Christmas period

So on Wednesday we had our Santa run; we think, 63 in all, but obviously a little difficult to count.  Not all Santas – one or two elves and fairies, a couple of reindeer.  But mainly good old Father Christmas.

2015 Santas

Then the usual frenetic run in  to Christmas, a pleasant day with good company and a sufficiency of food, and on Boxing Day I always do the Whinberry Naze.  And always in my kilt, shirt, tie, jacket.  Saves having to think – a new idea every year?  Not me.

So I got myself dressed, fielded my granddaughter’s enquiry as to why I was wearing a dress, and got off to Marl Pits.  Raining extremely heavily, a lot of water on the road, had to make one small detour to avoid a flood.

Cancelled.  A very brave lady, with an umbrella, at the entrance to Marl Pits.  Prepared to have a conversation with all comers, and smiling all the time.  Amazing.  They actually raised £200 for the Cumbria floods even though the race was off.

So – I thought I might as well go to Tod Park to check my route for the fun run at the next day’s Red Hot Toddy.

The journey getting more complicated; deep water on the roads in parts; get near to Tod – no way through.

OK.  Go home.  Yet more complicated.  Got to within about 1 1/2 miles from home, and that’s where I left the car.  Defeated by a mudslip across the road.  Probably about 1 metre high at its lowest point.

But that was nothing compared to what was going on down in the valley.

A lock on the Rochdale canal
A lock on the Rochdale canal

And obviously we did not hold the Red Hot Toddy.

Pack runs only

Well – I went out on the pack run last week and ran like a lump of lead.  Not in any way inspiring.  It was a bit cold & I was wearing leggings and I don’t like wearing leggings – but it’s hard to blame the leggings.  Anyway it was a pleasant evening and I got a bit of a breather.

It’s certainly been very wet and, often, very windy.   Our Search & Rescue Team were up in Cumbria – not me, as I’m not water trained.  Seems like they were useful.  Certainly returned very tired.

One way and another I did not run at the weekend; so my next excursion was last night, once more on the weekly pack run.  A lovely mild evening, fairly still, not wet; I took my group a bit of a longer run than usual, which may have been unkind to a young lady who joined us for the first time; she found herself walking in parts.  Said she’d enjoyed the run, however, when we got back.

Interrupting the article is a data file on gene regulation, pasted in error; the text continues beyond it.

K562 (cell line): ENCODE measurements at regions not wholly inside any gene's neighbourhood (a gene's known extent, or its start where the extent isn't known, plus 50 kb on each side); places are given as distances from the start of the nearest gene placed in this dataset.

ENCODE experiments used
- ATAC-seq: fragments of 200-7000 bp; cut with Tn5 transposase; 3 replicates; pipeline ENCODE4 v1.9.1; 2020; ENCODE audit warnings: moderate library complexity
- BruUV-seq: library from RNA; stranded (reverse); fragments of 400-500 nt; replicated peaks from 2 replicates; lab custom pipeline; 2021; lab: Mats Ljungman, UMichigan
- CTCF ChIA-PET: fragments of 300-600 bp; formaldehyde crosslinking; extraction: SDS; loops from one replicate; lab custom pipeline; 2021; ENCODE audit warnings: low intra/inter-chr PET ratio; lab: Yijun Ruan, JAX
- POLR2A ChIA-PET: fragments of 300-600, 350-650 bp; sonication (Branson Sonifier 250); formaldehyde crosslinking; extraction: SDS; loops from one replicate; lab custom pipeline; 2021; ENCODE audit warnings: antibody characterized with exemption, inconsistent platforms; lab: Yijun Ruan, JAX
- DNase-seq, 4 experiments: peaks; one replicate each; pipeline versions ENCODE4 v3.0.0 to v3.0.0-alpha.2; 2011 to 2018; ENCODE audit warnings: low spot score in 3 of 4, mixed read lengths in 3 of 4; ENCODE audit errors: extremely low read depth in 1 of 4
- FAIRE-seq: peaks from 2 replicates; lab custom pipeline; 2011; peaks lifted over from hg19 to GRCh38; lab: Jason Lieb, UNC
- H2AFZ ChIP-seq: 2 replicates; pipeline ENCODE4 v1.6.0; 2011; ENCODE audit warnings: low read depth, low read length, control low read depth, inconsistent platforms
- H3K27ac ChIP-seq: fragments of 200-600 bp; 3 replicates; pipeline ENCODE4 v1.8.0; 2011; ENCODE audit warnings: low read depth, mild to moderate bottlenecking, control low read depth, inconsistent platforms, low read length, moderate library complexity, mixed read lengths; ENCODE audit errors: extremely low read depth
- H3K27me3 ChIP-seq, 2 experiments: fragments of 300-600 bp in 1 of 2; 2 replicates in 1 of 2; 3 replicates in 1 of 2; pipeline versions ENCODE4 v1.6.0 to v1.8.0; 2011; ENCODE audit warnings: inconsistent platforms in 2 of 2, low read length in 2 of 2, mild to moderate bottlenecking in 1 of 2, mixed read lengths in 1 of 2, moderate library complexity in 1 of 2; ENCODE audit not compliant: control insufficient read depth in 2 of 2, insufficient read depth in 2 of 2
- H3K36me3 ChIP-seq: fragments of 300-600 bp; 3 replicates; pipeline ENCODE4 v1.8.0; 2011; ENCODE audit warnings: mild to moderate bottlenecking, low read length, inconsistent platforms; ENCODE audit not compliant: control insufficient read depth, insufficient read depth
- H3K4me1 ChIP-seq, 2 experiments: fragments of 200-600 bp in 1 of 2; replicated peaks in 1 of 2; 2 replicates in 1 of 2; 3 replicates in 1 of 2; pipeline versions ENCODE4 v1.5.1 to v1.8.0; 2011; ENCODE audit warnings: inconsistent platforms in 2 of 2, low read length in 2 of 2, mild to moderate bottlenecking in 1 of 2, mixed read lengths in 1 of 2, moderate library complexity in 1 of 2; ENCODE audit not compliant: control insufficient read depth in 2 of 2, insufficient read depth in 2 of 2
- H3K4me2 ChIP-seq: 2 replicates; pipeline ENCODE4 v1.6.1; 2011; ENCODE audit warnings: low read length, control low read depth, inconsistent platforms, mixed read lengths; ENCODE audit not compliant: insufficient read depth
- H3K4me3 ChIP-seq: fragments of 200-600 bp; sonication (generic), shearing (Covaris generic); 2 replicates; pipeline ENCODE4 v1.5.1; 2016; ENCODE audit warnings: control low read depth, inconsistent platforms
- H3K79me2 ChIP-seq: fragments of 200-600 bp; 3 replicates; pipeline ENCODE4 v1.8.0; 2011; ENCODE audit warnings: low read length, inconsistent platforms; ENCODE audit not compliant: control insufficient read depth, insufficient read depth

It was good for me anyway; we’ve had a bereavement, a family member very dear to me.  Her funeral was in Melbourne today.  Seems to have gone off OK with around 100 people there.  It’s been a bit difficult writing the Christmas cards this time.

The one pleasure for those of us in the UK is that she managed to visit in July, at which time she was still really ‘well’; I’ll treasure the memory of her running around the field at the Ambleside Sports.

On towards Christmas.

Calder Valley Score Event

It’s been extremely wet recently.  I was in Oldham assisting with the byelection; and, knocking on doors, I ended up as wet as I have ever been at a fell race.  That was last Saturday; so, on Monday, I stayed indoors, in the Committee Rooms, and called people at home, rather than knocking on their doors.  Then, against expectations, it was dry throughout daylight hours on polling day – I was tired and did not stay longer.  And, way beyond my expectations, we had a stunning result and a very popular new M.P.  Well worth all the effort.

In the meantime, on Wednesday, I managed to get to the weekly pack run.  It was a pleasant, mild evening, albeit a little windy, but I did not run well.  It was good to be out, anyway.

Today it’s been a score event; a large number of control points, spread over a big area around Todmorden; do as many as you can in 3 hours.  Then lose points very rapidly if you get back late.  Extremely boggy underfoot, otherwise just fine, though a sharp 10 minute shower not long after I set off, and a strong wind.  This the morning after the Tod Harriers’ Annual do.  Certainly wakes you up.

Expertly organised by Calder Valley Fell Runners’ star orienteer James Logue, there were a lot of participants, and I was quite happy with my route choice and my score.  The hardest controls for me were the last two I attempted – each only worth 10 points, but a devil to find.  I’m pleased I did not attempt them early; I night well have been disheartened by my difficulty in finding them.  But leaving them till I was on the way back, and having kept plenty of time in hand, there was no pressure – if I couldn’t find them I could just leave them and get back –  and in fact with a bit of perseverance I did get both of them.  A lot of people seem to have failed on one or both.

Veg chili and cake afterwards – how he did it for £3.50 I can’t tell.  Thanks James.